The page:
I have no problem with cabbies desire to discriminate (even if as Omar has pointed out it is based on dubious religious grounds as well) on the basis of alcohol or anything else. If there are unlimited easy to get licenses then I have no problem. Of course that isn’t the situation, so tough luck. If you want a career with a protected market then you have to deal with the terms of that protection which is universal service. If they were organizing a protest to allow open unlimited licensing in return for being allowed to discriminate I would support their efforts to the fullest.
 
Written By: Lance
URL: www.asecondhandconjecture.com
Lance, my quibble was with these statements:

From Come on, please

But really: how do they know when someone is carrying alcohol?

From The Poet Omar:
I tend to agree with Come On, Please’s question which is:......But really: how do they know when someone is carrying alcohol?
I mean if someone is a drunken idiot, sloshing around booze, then yes it’s quite obvious what they are carrying, but your average tourist, just off a plane, has probably packed his or her liquor.
Wrong
As you probably know bags are checked before you are allowed in the area where the duty free liquor is sold. The alcohol is generally put in a duty free bag and carried aboard the aircraft as handcarry. It is generally carried off the aircraft, through Customs and INS and out to the taxi. The driver does not have to know what is in his luggage. He can see the duty free bag. So the comment about how the driver knows what is in the passangers bag is just a dodge.
I don’t know how to make it more clear.
As Loren noted:
And yes, when people return to Minneapolis/St. Paul from cruises, etc. they often have multiple cardboard carriers of liquour bottles, which are well marked as to the brand contained within.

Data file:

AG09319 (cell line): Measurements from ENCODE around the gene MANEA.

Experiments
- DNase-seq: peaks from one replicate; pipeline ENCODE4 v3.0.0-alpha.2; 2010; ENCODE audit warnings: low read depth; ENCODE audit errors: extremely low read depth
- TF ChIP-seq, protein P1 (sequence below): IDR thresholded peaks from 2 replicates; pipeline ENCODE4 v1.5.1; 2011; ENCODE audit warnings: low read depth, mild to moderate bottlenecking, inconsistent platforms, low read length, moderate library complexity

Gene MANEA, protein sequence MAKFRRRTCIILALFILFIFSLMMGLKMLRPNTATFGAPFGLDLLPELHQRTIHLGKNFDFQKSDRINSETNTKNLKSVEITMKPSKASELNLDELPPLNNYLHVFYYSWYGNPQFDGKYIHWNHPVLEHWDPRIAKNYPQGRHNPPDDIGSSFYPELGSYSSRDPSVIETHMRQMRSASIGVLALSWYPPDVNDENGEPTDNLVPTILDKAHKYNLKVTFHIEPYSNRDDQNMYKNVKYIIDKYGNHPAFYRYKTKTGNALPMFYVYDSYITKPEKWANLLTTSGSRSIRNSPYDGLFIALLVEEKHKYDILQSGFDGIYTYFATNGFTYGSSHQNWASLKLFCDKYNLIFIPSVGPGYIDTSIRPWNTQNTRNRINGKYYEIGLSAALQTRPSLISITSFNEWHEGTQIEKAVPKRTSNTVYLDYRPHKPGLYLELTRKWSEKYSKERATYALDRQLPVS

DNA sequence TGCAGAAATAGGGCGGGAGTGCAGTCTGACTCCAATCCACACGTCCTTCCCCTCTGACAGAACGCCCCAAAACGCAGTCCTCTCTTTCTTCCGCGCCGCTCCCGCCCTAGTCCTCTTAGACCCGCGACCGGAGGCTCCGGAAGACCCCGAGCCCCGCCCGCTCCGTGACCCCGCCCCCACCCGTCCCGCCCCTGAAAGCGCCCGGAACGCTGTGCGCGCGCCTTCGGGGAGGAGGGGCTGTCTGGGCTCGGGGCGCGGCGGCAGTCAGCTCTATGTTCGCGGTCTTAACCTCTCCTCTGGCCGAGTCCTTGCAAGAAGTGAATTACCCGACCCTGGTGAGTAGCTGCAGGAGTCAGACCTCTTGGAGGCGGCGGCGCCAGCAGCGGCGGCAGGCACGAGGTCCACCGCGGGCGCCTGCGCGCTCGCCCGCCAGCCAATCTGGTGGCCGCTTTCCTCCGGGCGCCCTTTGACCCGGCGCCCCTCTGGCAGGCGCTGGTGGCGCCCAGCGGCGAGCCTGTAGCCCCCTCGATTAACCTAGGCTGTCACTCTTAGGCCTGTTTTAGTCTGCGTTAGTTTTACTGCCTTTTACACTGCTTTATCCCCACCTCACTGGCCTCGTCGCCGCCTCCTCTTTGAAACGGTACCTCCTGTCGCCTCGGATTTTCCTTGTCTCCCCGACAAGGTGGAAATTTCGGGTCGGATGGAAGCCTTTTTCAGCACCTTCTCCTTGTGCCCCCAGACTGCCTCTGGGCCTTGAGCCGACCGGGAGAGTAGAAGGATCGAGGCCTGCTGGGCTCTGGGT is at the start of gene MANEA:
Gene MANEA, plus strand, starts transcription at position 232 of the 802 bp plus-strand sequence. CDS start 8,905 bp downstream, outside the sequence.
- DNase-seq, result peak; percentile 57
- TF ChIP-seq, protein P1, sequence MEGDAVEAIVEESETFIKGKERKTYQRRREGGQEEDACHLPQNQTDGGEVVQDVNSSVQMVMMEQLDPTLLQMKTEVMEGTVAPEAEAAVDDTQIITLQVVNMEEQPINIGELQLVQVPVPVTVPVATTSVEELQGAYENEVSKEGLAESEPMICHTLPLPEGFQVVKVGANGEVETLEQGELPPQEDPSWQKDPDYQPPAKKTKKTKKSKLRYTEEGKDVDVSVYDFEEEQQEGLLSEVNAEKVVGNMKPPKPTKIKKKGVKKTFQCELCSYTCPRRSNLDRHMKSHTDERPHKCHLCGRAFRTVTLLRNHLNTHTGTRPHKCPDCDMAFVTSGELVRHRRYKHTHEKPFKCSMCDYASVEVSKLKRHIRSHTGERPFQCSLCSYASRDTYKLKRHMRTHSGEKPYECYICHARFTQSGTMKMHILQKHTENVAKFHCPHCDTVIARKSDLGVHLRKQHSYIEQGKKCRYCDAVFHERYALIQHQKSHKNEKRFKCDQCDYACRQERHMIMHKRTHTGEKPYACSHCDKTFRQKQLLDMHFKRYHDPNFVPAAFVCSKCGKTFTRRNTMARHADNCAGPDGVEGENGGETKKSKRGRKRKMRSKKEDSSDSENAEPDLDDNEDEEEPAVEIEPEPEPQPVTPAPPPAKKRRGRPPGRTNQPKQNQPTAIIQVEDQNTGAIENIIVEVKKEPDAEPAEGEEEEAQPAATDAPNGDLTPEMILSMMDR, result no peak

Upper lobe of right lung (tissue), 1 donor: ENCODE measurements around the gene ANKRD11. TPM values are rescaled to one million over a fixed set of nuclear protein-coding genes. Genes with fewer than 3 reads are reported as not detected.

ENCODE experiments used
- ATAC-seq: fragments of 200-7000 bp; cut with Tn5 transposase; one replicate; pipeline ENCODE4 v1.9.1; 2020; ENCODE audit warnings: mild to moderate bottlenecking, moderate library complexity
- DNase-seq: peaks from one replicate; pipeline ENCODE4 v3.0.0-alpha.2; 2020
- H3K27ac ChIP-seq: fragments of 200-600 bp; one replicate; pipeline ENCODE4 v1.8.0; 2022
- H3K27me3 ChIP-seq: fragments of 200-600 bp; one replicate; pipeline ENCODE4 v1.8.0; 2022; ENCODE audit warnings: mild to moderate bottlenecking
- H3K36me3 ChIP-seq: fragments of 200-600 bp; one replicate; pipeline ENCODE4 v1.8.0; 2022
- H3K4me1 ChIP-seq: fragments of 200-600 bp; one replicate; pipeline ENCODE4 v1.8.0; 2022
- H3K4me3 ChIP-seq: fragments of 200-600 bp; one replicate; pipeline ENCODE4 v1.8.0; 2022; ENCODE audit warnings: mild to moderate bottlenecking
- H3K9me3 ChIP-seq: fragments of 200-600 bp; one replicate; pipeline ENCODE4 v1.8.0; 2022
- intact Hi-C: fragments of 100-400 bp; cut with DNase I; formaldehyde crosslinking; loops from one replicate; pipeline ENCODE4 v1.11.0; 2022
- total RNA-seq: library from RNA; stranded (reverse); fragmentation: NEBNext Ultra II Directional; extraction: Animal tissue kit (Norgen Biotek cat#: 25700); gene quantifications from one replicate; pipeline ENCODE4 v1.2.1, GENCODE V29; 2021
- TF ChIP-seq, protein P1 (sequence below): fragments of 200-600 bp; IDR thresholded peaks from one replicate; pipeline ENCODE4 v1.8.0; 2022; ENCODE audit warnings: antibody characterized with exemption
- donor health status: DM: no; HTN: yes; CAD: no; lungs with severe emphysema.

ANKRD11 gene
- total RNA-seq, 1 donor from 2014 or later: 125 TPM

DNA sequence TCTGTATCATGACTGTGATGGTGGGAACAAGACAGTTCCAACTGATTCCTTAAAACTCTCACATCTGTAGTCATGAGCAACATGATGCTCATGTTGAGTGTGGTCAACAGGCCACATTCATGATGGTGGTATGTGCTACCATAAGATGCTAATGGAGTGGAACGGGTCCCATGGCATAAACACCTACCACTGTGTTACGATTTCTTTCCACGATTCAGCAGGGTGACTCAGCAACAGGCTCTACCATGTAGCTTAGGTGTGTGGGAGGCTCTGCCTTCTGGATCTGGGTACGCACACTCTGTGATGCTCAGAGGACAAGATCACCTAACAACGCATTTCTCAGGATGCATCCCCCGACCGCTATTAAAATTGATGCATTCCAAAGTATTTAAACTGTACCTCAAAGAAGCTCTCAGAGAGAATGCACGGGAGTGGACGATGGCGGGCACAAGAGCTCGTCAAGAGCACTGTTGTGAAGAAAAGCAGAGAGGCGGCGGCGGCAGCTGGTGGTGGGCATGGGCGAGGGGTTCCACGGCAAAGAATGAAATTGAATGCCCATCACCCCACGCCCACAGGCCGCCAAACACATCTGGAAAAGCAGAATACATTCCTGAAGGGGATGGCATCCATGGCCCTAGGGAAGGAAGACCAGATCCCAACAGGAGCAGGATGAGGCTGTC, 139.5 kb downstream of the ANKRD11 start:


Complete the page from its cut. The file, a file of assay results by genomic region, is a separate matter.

The argument "how does the driver know what’s in the luggage is a non sequitur and because I believe that Omar is quite possibly well-traveled. Therefore I think his use of this argument is just an attempt to obfuscate and provide cover for the taxi drivers. One doesn’t have to partake of the duty free to notice all the duty free bags being carried aboard as you are seated.
 
Written By: tom scott
URL: http://
In all honesty, I’ve only travelled by air four or five times since 9/11. Most of my globetrotting days were prior to 1999. My recollection of where duty-free stores and the placement of other alcohol-selling stores in airports is, at best, imperfect (much like my knowledge of where the women’s restrooms in airports are; I don’t use them (alcohol or women’s restrooms), therefore I make no particular notice of them.

tom, I don’t agree with the cab drivers’ objections here on any kind of religious grounds. Quite the contrary, as I demonstrated above. I therefore have no particular reason to "obfuscate" as you put it regarding their actions or motivations. I do believe that cab drivers have no reason to ask their passengers what the contents of their luggage and/or personal baggage is.

From a purely theoretical point of view, yes I absolutely believe that as private business owners, they have the right to deny service to any customers whom they wish. The issue here isn’t theory, however, but actual real world business practice in a closed (non-free) market environment. As someone above pointed out, there is an artificially imposed limit on the number of taxi licenses issued. Those who accept such licenses are, therefore, under certain obligations to provide the services expected of general practicioners of the public transportation profession. As with the pharmacy example given above, in Libertarian land, where there is an absolute free market with no government regulation, you may absolutely act based on your conscience or religious morals when dispensing a necessary public service, as alternatives (competition) exists. In this case, however, no alternatives seem to exist; therefore failure to execute the duties ascribed to licensed taxi drivers seems not to be an option. Or rather it is an option if you wish to lose your license.
 
Written By: The Poet Omar
URL: http://www.asecondhandconjecture.com